Fludarabine phosphate is rapidly dephosphorylated to 2-fluoro-ara-A and then phosphorylated intracellularly by deoxycytidine kinase to the active triphosphate, 2-fluoro-ara-ATP. This metabolite appears to act by inhibiting DNA polymerase alpha, ribonucleotide reductase and DNA primase, thus inhibiting DNA synthesis. The mechanism of action of this antimetabolite is not completely characterized and may be multi-faceted.
Phase I studies in humans have demonstrated that fludarabine phosphate is rapidly
converted to the active metabolite, 2-fluoro-ara-A, within minutes after intravenous
infusion. Consequently, clinical pharmacology studies have focused on 2-fluoro-ara-A
pharmacokinetics. After the five daily doses of 25 mg 2-fluoro-ara-AMP/m2
to cancer patients infused over 30 minutes, 2-fluoro-ara-A concentrations show
a moderate accumulation. During a 5-day treatment schedule, 2-fluoro-ara-A plasma
trough levels increased by a factor of about 2. The terminal half-life of 2-fluoro-ara-A
was estimated as approximately 20 hours. In vitro, plasma protein binding
of fludarabine ranged between 19% and 29%.
A correlation was noted between the degree of absolute granulocyte count nadir and increased area under the concentration x time curve (AUC).
Limited pharmacokinetic data for FLUDARA FOR INJECTION are available from a
published study of children (ages 1-21 years) with refractory acute leukemias
or solid tumors (Children's Cancer Group Study 0971). When FLUDARA
FOR INJECTION was administered as a loading dose over 10 minutes immediately
followed by a 5-day continuous infusion, steady-state conditions were reached
Patients with Renal Impairment
The total body clearance of the principal metabolite 2-fluoro-ara-A correlated
with the creatinine clearance, indicating the importance of the renal excretion
pathway for the elimination of the drug. Renal clearance represents approximately
40% of the total body clearance. Patients with moderate renal impairment (17
- 41 mL/min/m2) receiving 20% reduced Fludara dose had a similar
exposure (AUC; 21 versus 20 nM • h/mL) compared to patients with normal
renal function receiving the recommended dose. The mean total body clearance
was 172 mL/min for normal and 124 mL/min for patients with moderately impaired
Two single-arm open-label studies of FLUDARA FOR INJECTION have been conducted
in adult patients with CLL refractory to at least one prior standard alkylating-agent
containing regimen. In a study conducted by M.D. Anderson Cancer Center (MDAH),
48 patients were treated with a dose of 22-40 mg/m2 daily for 5 days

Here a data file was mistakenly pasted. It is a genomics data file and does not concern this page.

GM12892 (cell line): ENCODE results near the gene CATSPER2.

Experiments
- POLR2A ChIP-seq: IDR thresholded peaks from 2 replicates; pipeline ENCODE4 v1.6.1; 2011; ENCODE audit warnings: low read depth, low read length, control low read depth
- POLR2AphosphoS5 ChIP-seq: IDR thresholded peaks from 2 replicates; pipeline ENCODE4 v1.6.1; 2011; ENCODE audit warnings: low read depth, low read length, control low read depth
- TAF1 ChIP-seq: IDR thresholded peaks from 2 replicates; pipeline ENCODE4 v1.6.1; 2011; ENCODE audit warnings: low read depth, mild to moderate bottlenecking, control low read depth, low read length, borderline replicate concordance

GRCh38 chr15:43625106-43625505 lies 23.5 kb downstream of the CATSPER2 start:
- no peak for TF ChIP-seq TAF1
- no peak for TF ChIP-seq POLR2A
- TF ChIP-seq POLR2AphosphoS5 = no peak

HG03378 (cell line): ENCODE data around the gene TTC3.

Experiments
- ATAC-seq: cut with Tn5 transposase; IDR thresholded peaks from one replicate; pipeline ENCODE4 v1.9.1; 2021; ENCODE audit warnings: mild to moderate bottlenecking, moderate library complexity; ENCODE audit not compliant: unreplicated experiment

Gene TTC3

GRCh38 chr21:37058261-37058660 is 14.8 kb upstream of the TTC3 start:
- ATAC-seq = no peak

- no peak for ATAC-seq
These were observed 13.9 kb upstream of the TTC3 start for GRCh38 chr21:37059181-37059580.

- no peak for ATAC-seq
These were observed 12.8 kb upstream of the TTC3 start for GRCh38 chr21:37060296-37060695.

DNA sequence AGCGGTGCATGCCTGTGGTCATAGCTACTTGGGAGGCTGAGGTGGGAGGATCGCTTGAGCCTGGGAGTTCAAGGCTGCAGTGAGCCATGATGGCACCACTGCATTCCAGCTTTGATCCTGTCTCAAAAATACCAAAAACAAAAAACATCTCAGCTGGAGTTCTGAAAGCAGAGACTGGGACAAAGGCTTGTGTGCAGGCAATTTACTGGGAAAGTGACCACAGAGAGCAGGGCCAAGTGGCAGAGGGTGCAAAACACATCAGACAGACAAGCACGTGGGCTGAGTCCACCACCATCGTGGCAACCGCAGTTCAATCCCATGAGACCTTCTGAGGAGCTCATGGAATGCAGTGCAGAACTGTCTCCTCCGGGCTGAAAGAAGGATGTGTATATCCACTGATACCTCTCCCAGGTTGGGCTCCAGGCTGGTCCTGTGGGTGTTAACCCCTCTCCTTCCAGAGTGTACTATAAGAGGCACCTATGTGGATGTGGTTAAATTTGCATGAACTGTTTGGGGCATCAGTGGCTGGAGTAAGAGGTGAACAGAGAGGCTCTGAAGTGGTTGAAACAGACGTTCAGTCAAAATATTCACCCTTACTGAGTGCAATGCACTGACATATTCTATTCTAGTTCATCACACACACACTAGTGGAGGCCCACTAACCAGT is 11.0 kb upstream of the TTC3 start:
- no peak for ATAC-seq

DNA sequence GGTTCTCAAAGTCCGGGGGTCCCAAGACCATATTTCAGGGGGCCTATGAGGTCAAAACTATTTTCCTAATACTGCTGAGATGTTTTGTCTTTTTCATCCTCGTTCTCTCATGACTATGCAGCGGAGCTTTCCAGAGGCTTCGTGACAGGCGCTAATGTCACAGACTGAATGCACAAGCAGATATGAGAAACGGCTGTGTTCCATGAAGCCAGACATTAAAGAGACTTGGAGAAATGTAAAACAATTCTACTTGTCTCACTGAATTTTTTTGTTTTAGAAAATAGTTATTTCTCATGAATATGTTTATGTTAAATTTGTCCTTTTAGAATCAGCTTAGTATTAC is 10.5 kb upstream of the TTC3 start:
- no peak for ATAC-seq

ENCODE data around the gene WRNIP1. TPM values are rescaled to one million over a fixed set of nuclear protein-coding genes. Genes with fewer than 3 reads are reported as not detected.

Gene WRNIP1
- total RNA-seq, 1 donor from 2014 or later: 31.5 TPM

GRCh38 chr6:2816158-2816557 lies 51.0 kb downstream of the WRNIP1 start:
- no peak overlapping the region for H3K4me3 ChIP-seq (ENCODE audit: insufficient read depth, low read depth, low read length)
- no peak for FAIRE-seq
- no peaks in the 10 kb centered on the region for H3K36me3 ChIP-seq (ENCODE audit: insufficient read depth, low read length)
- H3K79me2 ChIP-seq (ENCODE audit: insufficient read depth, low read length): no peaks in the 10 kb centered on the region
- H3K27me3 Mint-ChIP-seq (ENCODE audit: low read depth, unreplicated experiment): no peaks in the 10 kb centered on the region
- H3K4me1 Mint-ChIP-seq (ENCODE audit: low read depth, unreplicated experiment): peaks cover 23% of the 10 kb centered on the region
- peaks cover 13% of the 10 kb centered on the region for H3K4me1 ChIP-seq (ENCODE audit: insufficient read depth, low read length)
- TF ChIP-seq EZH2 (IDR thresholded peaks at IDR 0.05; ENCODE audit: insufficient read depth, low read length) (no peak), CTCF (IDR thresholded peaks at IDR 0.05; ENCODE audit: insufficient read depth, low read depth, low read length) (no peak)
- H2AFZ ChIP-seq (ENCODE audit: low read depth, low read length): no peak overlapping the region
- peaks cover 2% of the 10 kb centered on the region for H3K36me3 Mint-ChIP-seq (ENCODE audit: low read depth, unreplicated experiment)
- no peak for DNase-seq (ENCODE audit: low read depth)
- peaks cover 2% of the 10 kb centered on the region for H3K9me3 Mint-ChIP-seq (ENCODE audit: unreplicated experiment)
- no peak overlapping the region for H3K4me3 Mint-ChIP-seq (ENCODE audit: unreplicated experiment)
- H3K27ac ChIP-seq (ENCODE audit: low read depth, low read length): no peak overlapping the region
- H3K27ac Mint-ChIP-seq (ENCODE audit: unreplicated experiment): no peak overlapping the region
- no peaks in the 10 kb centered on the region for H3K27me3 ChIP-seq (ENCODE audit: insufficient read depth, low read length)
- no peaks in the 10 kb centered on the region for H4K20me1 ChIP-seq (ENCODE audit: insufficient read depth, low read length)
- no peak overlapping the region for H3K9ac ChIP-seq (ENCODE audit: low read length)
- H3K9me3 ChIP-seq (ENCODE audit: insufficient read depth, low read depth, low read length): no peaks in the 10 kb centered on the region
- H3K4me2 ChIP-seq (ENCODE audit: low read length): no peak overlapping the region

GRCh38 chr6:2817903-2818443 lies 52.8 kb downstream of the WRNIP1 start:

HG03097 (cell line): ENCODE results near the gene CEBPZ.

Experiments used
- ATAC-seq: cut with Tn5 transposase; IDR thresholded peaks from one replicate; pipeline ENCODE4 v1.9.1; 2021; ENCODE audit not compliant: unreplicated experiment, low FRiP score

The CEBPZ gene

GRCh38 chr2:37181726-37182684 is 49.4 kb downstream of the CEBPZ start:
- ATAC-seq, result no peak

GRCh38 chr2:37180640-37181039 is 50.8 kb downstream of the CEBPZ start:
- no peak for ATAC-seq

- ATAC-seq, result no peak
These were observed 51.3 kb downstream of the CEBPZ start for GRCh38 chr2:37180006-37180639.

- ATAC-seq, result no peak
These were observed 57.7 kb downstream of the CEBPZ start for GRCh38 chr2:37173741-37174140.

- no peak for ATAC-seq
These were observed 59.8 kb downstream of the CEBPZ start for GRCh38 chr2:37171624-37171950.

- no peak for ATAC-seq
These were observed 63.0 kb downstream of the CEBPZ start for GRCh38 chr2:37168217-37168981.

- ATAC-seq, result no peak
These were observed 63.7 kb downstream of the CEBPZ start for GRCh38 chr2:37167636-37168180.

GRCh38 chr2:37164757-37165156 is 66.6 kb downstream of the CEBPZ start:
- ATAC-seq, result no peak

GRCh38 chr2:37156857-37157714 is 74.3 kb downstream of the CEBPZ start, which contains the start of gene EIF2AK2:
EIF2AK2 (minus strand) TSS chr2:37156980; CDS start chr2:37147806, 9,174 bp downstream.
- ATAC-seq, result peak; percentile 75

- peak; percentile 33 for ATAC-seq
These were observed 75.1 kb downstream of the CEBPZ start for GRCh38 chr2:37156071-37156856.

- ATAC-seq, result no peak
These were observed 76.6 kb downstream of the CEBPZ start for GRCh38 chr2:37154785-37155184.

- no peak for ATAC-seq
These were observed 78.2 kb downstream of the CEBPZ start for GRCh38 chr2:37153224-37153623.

every 28 days. Another study conducted by the Southwest Oncology Group (SWOG)
involved 31 patients treated with a dose of 15-25 mg/m2 daily for
5 days every 28 days. The overall objective response rates were 48% and 32%
in the MDAH and SWOG studies, respectively. The complete response rate in both
studies was 13%; the partial response rate was 35% in the MDAH study and 19%
in the SWOG study. These response rates were obtained using standardized response
criteria developed by the National Cancer Institute CLL Working Group3
and were achieved in heavily pre-treated patients. The ability of FLUDARA FOR
INJECTION to induce a significant rate of response in refractory patients suggests
minimal cross-resistance with commonly used anti-CLL agents.
The median time to response in the MDAH and SWOG studies was 7 weeks (range of 1 to 68 weeks) and 21 weeks (range of 1 to 53 weeks) respectively. The median duration of disease control was 91 weeks (MDAH) and 65 weeks (SWOG). The median survival of all refractory CLL patients treated with FLUDARA FOR INJECTION was 43 weeks and 52 weeks in the MDAH and SWOG studies, respectively.
Rai stage improved to Stage II or better in 7 of 12 MDAH responders (58%) and
in 5 of 7 SWOG responders (71%) who were Stage III or IV at baseline. In the
combined studies, mean hemoglobin concentration improved from 9.0 g/dL at baseline
to 11.8 g/dL at the time of response in a subgroup of anemic patients. Similarly,
average platelet count improved from 63,500/mm3 to 103,300/mm3
at the time of response in a subgroup of patients who were thrombocytopenic
1. Preventing Occupational Exposures to Antineoplastic and Other Hazardous
Drugs in Health Care Settings. NIOSH Alert 2004-165.
3. American Society of Health-System Pharmacists. ASHP guidelines on handling
hazardous drugs. Am J Health-Syst Pharm. 2006: 63 1172-1193.